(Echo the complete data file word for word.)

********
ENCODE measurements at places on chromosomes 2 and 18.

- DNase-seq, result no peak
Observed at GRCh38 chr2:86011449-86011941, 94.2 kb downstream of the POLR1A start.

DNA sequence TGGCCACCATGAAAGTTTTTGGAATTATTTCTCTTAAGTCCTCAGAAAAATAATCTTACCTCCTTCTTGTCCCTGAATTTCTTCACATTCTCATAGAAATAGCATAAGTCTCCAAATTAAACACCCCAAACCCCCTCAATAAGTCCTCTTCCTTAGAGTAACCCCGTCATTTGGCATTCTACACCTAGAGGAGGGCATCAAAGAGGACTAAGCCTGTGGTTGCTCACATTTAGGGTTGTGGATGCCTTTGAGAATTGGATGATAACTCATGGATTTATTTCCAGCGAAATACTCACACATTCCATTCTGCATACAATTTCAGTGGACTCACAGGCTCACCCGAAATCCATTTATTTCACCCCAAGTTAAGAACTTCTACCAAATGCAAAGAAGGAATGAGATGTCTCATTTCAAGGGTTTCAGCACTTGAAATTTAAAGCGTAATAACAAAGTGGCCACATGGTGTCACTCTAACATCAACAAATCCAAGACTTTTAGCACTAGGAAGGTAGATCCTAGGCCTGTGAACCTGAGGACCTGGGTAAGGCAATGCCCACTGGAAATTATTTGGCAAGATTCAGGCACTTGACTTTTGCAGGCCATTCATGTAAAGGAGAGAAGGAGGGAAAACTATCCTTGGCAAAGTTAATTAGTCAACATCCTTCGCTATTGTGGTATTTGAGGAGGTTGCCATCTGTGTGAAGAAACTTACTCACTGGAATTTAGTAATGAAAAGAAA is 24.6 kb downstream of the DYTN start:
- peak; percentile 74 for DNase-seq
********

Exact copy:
ENCODE measurements at places on chromosomes 2 and 18.

- DNase-seq, result no peak
Observed at GRCh38 chr2:86011449-86011941, 94.2 kb downstream of the POLR1A start.

DNA sequence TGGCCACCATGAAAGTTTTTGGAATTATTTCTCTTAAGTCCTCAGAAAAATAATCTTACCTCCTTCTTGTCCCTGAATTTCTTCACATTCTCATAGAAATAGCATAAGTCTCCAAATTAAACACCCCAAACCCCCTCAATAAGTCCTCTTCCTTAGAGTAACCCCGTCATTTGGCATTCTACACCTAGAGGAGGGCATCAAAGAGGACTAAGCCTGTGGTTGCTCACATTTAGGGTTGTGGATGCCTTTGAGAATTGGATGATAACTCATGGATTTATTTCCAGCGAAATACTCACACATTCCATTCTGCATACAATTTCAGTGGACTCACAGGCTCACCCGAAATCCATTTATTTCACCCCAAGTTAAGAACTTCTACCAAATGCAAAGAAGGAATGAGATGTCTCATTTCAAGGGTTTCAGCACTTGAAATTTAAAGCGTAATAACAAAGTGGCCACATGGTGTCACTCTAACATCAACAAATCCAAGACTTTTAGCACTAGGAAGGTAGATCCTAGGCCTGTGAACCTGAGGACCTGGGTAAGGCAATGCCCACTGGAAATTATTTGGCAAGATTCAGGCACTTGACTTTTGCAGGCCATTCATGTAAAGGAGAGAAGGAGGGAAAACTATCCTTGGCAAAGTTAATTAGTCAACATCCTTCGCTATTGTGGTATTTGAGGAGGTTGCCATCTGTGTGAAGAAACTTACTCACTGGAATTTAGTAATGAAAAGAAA is 24.6 kb downstream of the DYTN start:
- peak; percentile 74 for DNase-seq